Social-Emotional Learning Statement Social-emotional skills are critical for students’ learning, their readiness for college and careers and their future success. Both research and evidence-based practice clearly show the strong connection between social and emotional development, academic learning, and success in life (Domitrovich, Dusenbury & Hyson, 2013). For example, a meta-analysis of 213 rigorous research studies by Durlak and his colleagues (2011) found that students who received programming designed to promote social-emotional skills had academic test scores that were, on average, 11 points higher than their peers who did not receive such programming. Other recent research was able to connect early prosocial skills not only to future educational outcomes (but also to outcomes related to public assistance in adulthood, crime (substance abuse, and mental health (Jones, Greenberg, & Crawley, 2015). In part as a result of this type of research, there has been significant attention focused on the development of these skills by educators, families, and communities. The Office of Learning Supports and Early Learning (OLSEL), in the Department of Elementary and Secondary Education (Department), developed this statement (document) to provide districts, schools, and programs with a better understanding of social-emotional learning (SEL) and its various elements.
The process by which students develop social-emotional competencies is referred to as SEL. SEL includes the foundational skills, attitudes, and behaviors that help promote school engagement and academic success. There have been many frameworks developed by organizations such as the Collaborative for Academic, Social, and Emotional Learning (CASEL), to articulate the components of SEL. The common competencies identified are as follows:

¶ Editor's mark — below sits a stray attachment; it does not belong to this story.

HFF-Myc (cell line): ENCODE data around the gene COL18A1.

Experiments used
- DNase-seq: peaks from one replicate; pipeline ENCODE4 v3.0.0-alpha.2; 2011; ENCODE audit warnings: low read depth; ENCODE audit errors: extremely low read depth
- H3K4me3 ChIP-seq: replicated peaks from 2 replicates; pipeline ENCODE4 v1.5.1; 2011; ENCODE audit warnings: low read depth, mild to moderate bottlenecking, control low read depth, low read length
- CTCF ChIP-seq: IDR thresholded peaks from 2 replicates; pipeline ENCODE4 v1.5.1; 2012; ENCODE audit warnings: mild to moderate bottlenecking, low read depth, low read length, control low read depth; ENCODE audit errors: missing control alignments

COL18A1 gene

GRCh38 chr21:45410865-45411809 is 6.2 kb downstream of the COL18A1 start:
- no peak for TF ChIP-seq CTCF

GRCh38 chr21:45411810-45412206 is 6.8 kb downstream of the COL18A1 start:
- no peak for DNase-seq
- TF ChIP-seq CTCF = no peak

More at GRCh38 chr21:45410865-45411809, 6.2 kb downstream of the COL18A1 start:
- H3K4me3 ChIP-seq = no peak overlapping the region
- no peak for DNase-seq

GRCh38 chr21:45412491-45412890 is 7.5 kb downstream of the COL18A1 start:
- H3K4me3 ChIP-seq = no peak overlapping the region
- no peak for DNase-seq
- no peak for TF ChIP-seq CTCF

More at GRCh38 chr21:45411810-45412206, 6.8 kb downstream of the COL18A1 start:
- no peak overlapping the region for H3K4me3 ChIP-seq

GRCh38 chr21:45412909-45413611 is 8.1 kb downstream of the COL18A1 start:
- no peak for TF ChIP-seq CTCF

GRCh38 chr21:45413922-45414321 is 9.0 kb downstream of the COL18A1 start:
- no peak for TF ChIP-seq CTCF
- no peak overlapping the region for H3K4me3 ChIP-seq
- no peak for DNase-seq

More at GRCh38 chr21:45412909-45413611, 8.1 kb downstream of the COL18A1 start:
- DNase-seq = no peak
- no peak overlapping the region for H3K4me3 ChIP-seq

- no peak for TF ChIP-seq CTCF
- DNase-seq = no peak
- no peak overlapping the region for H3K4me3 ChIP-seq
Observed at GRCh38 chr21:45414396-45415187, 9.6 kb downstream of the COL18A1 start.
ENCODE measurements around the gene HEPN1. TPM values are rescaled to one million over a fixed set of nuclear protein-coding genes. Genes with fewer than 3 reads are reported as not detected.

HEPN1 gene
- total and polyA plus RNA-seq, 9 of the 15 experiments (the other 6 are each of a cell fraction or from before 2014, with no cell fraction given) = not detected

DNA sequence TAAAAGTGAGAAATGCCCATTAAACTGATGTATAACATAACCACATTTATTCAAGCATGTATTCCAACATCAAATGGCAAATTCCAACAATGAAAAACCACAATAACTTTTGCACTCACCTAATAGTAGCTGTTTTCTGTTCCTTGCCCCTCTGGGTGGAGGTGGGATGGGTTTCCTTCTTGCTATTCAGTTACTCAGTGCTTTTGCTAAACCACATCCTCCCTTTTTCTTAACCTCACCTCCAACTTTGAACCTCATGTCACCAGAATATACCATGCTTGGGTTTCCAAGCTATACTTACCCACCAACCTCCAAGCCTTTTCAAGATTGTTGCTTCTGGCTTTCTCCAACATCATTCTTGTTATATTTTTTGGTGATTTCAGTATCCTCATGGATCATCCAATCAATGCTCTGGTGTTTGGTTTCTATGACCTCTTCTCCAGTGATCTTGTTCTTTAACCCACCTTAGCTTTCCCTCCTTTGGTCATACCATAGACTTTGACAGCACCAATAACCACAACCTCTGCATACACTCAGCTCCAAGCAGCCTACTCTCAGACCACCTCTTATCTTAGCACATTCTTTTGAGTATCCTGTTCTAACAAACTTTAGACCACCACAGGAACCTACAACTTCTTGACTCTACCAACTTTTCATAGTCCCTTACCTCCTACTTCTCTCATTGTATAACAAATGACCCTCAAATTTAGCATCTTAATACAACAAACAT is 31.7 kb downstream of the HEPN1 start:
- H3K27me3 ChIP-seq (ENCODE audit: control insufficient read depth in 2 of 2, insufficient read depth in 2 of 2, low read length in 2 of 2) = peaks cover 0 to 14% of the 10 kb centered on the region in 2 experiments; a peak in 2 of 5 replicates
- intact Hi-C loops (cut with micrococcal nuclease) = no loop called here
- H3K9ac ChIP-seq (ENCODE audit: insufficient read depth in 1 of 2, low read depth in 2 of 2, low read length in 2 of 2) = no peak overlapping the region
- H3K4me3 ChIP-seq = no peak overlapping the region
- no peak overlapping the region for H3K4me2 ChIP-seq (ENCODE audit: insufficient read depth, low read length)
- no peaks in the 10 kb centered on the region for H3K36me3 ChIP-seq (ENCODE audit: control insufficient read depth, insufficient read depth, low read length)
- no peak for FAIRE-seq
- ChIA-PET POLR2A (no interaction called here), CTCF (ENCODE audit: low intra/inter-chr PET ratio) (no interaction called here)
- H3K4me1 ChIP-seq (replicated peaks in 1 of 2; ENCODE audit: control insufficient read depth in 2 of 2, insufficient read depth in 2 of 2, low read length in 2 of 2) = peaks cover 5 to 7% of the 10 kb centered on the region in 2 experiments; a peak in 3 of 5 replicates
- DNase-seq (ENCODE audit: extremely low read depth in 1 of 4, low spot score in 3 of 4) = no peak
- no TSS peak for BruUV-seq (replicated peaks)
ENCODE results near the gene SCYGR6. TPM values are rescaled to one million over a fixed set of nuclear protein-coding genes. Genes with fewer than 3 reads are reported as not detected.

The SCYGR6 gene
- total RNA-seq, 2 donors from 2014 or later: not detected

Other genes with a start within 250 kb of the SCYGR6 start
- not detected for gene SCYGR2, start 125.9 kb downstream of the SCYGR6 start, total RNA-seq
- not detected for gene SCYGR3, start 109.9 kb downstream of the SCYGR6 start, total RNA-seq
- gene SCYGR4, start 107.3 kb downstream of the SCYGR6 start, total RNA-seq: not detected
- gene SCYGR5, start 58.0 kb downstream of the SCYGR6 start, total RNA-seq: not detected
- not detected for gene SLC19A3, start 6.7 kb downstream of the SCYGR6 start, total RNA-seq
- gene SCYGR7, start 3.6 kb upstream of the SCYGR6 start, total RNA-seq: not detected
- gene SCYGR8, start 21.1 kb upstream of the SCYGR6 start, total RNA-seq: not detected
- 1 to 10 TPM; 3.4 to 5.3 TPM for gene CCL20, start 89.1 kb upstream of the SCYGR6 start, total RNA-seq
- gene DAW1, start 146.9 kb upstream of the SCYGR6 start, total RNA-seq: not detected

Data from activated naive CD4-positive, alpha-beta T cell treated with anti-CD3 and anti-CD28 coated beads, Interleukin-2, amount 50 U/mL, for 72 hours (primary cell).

Self-awareness - identifying and understanding one’s own feelings
Self-management - regulating and managing one’s own behavior, and setting and achieving goals
Relationship skills - establishing and maintaining positive relationships with others
Responsible decision making - making constructive and positive choices
SEL skills are learned through high quality experiences and can be supported in many different environments, including but not limited to: home, classroom, school, early childhood, after-school, and out-of-school time programs, and varied community settings. For schools and programs serving students, SEL can be supported and enhanced by high quality standards, curriculum, instruction and assessment, professional development, and family engagement.
The Massachusetts Comprehensive Health Curriculum Framework 1 lays out a set of standards that includes social-emotional development. Standards help to outline the expectations of students across the learning continuum. They also help to guide curriculum and instruction to ensure that students have high quality learning experiences that provide them with an opportunity to develop these critically important skills.
Curriculum and Instruction
There are many programs that have been developed to guide the teaching of social-emotional learning. The Department developed Guidelines on Implementing Social and Emotional Learning (SEL) Curricula, for example. While social-emotional skills can be discreetly taught, most students learn them best when they are taught in the context of everyday learning. Curricula that incorporate literacy, math, and science with social-emotional learning are effective in advancing the development of these skills.